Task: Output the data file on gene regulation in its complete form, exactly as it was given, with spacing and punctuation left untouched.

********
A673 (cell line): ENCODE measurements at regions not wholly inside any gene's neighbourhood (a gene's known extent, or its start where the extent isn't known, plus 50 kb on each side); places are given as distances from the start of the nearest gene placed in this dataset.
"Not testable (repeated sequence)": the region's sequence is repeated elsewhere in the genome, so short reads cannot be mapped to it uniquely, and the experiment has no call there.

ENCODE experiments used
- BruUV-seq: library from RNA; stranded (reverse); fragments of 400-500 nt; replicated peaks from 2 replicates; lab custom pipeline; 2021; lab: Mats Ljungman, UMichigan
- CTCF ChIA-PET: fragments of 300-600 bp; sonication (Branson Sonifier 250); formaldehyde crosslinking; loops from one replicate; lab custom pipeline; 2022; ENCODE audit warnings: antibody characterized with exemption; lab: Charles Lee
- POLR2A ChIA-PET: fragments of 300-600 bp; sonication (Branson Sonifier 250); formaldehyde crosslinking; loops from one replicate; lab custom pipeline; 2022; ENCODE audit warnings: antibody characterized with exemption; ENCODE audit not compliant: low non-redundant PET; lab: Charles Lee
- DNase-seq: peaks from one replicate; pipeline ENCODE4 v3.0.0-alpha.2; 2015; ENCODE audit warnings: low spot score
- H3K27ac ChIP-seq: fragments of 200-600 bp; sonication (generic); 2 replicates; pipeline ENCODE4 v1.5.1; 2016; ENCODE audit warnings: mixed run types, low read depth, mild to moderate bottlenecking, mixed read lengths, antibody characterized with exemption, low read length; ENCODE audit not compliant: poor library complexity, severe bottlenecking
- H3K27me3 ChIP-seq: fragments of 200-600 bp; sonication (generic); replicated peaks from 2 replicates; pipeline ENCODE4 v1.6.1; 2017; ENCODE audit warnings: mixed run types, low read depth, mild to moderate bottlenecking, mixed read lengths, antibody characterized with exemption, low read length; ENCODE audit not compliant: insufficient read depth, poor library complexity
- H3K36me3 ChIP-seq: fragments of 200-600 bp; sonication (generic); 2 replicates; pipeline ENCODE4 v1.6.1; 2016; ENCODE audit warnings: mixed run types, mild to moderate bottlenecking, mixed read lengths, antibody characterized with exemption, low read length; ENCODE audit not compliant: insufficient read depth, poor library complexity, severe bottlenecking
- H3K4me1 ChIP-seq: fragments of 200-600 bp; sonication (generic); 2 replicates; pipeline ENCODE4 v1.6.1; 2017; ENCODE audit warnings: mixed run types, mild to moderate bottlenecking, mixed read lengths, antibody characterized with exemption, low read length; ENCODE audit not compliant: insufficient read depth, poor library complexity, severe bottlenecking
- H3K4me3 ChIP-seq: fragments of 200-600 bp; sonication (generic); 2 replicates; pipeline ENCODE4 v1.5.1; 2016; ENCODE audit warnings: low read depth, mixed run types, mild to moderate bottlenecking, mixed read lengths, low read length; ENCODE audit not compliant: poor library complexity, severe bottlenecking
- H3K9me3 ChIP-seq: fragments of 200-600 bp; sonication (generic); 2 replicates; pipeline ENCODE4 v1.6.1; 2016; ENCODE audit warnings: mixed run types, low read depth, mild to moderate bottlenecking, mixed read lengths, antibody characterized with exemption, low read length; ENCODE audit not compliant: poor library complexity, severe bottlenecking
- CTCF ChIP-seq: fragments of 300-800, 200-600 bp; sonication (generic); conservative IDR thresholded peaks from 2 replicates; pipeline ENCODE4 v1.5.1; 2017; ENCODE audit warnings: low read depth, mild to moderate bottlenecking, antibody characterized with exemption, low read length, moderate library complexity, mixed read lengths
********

A673 (cell line): ENCODE measurements at regions not wholly inside any gene's neighbourhood (a gene's known extent, or its start where the extent isn't known, plus 50 kb on each side); places are given as distances from the start of the nearest gene placed in this dataset.
"Not testable (repeated sequence)": the region's sequence is repeated elsewhere in the genome, so short reads cannot be mapped to it uniquely, and the experiment has no call there.

ENCODE experiments used
- BruUV-seq: library from RNA; stranded (reverse); fragments of 400-500 nt; replicated peaks from 2 replicates; lab custom pipeline; 2021; lab: Mats Ljungman, UMichigan
- CTCF ChIA-PET: fragments of 300-600 bp; sonication (Branson Sonifier 250); formaldehyde crosslinking; loops from one replicate; lab custom pipeline; 2022; ENCODE audit warnings: antibody characterized with exemption; lab: Charles Lee
- POLR2A ChIA-PET: fragments of 300-600 bp; sonication (Branson Sonifier 250); formaldehyde crosslinking; loops from one replicate; lab custom pipeline; 2022; ENCODE audit warnings: antibody characterized with exemption; ENCODE audit not compliant: low non-redundant PET; lab: Charles Lee
- DNase-seq: peaks from one replicate; pipeline ENCODE4 v3.0.0-alpha.2; 2015; ENCODE audit warnings: low spot score
- H3K27ac ChIP-seq: fragments of 200-600 bp; sonication (generic); 2 replicates; pipeline ENCODE4 v1.5.1; 2016; ENCODE audit warnings: mixed run types, low read depth, mild to moderate bottlenecking, mixed read lengths, antibody characterized with exemption, low read length; ENCODE audit not compliant: poor library complexity, severe bottlenecking
- H3K27me3 ChIP-seq: fragments of 200-600 bp; sonication (generic); replicated peaks from 2 replicates; pipeline ENCODE4 v1.6.1; 2017; ENCODE audit warnings: mixed run types, low read depth, mild to moderate bottlenecking, mixed read lengths, antibody characterized with exemption, low read length; ENCODE audit not compliant: insufficient read depth, poor library complexity
- H3K36me3 ChIP-seq: fragments of 200-600 bp; sonication (generic); 2 replicates; pipeline ENCODE4 v1.6.1; 2016; ENCODE audit warnings: mixed run types, mild to moderate bottlenecking, mixed read lengths, antibody characterized with exemption, low read length; ENCODE audit not compliant: insufficient read depth, poor library complexity, severe bottlenecking
- H3K4me1 ChIP-seq: fragments of 200-600 bp; sonication (generic); 2 replicates; pipeline ENCODE4 v1.6.1; 2017; ENCODE audit warnings: mixed run types, mild to moderate bottlenecking, mixed read lengths, antibody characterized with exemption, low read length; ENCODE audit not compliant: insufficient read depth, poor library complexity, severe bottlenecking
- H3K4me3 ChIP-seq: fragments of 200-600 bp; sonication (generic); 2 replicates; pipeline ENCODE4 v1.5.1; 2016; ENCODE audit warnings: low read depth, mixed run types, mild to moderate bottlenecking, mixed read lengths, low read length; ENCODE audit not compliant: poor library complexity, severe bottlenecking
- H3K9me3 ChIP-seq: fragments of 200-600 bp; sonication (generic); 2 replicates; pipeline ENCODE4 v1.6.1; 2016; ENCODE audit warnings: mixed run types, low read depth, mild to moderate bottlenecking, mixed read lengths, antibody characterized with exemption, low read length; ENCODE audit not compliant: poor library complexity, severe bottlenecking
- CTCF ChIP-seq: fragments of 300-800, 200-600 bp; sonication (generic); conservative IDR thresholded peaks from 2 replicates; pipeline ENCODE4 v1.5.1; 2017; ENCODE audit warnings: low read depth, mild to moderate bottlenecking, antibody characterized with exemption, low read length, moderate library complexity, mixed read lengths